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It stands as an emblem of the city of Catania, its symbolism far from unique except in Sicilian art history, where it has earned a special place. The Catanian elephant, supporting a transplanted Egyptian obelisk, is said to represent many of the city's virtues, yet its origins remain cryptic, obscured by the mists of time and legend. At least part of the reason for this is the decidedly "non-Sicilian" nature of this singular monument more at home in Asia or Africa than in Sicily, where the best-known historical references to elephants and obelisks bring to mind, respectively, Carthaginian invaders and Phoenician colonists.
The elephant in Piazza Duomo was sculpted of volcanic stone during the Roman era, and in ancient times stood in the city's main circus, where the obelisk was mounted as a finishing post for races. More recently, the obelisk and elephant were joined by the architect Giovanni Battista Vaccarini in 1736 on the model of Bernini's Minerva Elephant in Rome. The monument's nickname in the Sicilian language is "Liotru," a reference to Elidoros, a heretical eighth century apostate and wizard who sought, through magic, to make the elephant walk. There's no evidence that his attempts met with any success, but such theatrics found the magician executed on the orders of the local bishop. He was not the last one to postulate the statue's mystical powers. In 1154, shortly before the death of King Roger II of Sicily, a court chronicler and geographer named Abu Abdullah Mohammed al Edrisi (or Idrisi) completed a detailed geographical survey of Sicily in which he mentions the statue's magic. The elephant, which is not typically Roman in design, seems to be influenced by the art of northern Africa or the eastern Mediterranean. Since the thirteenth century, it has been the heraldic symbol of Catania.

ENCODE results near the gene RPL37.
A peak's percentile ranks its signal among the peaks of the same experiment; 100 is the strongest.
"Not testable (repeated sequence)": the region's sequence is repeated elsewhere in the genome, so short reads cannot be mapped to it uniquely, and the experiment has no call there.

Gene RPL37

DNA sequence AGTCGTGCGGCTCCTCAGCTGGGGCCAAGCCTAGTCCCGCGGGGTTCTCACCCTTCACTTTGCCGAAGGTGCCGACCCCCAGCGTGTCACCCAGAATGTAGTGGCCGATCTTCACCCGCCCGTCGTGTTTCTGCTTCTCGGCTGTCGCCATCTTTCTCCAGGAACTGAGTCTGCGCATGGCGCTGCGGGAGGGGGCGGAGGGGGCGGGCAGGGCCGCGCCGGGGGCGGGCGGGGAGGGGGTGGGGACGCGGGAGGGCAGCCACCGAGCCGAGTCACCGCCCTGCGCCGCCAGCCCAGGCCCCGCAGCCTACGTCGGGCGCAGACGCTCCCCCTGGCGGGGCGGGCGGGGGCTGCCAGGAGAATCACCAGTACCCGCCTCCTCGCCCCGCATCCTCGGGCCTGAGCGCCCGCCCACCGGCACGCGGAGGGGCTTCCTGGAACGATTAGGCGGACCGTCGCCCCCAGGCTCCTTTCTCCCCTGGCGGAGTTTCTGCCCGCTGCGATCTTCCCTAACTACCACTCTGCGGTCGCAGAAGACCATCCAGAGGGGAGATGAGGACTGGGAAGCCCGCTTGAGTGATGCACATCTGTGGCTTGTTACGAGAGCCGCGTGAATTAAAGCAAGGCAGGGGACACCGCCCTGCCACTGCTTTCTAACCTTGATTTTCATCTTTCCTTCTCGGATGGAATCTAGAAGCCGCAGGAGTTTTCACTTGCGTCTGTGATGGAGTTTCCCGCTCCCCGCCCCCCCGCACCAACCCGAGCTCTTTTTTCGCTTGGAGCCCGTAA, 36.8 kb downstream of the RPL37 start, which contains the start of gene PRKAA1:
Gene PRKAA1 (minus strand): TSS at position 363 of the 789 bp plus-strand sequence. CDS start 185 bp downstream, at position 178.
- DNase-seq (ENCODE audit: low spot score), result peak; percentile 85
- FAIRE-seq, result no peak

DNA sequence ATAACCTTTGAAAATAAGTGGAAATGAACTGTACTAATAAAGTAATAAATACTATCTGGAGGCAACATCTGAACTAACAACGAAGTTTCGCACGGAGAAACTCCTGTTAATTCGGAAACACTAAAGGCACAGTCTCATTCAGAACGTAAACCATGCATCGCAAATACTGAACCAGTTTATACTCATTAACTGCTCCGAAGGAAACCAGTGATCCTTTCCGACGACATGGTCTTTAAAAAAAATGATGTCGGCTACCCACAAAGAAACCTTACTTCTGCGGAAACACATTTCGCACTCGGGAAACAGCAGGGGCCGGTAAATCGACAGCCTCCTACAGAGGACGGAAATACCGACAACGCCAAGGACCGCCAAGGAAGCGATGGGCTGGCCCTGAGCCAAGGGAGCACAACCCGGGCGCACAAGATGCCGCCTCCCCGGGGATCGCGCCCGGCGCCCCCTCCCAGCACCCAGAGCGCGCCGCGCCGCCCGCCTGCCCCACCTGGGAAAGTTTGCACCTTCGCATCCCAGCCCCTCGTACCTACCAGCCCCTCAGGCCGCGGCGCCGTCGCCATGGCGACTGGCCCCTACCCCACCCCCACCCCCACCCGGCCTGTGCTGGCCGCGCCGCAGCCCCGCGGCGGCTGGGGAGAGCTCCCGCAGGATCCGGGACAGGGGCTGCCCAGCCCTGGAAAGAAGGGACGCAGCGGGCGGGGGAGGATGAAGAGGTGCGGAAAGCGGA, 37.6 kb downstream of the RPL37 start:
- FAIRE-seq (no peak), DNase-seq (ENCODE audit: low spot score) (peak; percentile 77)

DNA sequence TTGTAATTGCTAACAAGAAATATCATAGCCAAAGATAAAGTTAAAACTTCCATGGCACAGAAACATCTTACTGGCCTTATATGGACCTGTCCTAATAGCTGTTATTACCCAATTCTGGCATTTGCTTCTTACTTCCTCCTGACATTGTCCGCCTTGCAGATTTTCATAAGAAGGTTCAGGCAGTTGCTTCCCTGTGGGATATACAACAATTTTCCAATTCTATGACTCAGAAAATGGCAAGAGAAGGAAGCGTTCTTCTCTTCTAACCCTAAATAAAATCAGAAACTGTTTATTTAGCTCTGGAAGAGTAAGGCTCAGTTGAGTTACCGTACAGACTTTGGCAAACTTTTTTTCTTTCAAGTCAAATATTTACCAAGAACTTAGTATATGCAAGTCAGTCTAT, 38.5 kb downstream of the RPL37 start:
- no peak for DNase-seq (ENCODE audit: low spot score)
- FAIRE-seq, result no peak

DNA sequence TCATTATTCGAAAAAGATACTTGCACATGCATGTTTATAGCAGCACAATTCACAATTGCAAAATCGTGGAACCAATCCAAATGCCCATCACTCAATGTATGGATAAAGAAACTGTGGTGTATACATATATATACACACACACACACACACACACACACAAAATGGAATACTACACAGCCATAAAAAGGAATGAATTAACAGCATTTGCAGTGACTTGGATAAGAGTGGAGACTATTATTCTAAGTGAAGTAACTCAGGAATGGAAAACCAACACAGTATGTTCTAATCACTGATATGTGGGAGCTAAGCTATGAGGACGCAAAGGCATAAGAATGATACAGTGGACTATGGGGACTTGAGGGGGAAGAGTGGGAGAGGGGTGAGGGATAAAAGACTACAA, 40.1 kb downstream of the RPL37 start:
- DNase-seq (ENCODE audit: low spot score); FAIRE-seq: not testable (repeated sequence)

Fashioned of typical pinkish red granite from the Aswan quarries, the obelisk bears hieroglyphs identifying the goddess Isis, whose Egyptian cult reached the height of its popularity from 664 to 610 BC, although the style of writing dates the work to an earlier period. The goddess was venerated in ancient Catania, founded in 729 BC by Chalcidians originally from the Greek island of Euboea but resident in Naxos (near Taormina). It appears that the obelisk was brought to Catania by the Romans some time after circa 30 BC. Such theft was a common practice, and several such obelisks can still be seen in Rome. Obelisks were usually constructed in pairs but the location of this one's twin is unknown.
Both the obelisk and the elephant were objects of mystic veneration. Isis was a mourner and enchantress thought to bring the dead back to life. Not surprisingly, her name was often invoked in the rites of the dead. Elephants were symbolic of strength, fidelity and long life. This one was probably thought to be a bearer of good luck against Etna's eruptions.
Catania had somewhat more frequent contact with the East than most other Greek cities in Sicily. Its trading links to Phoenician and Greek cities, and in turn Egyptian ones, were many, and this influenced local mythology. Isis was probably worshipped in Catania long before the arrival of the obelisk. It is quite possible that this particular obelisk was chosen based on the city's prior association with this deity.
About the Author: Antonella Gallo has written about various artists and artistic topics.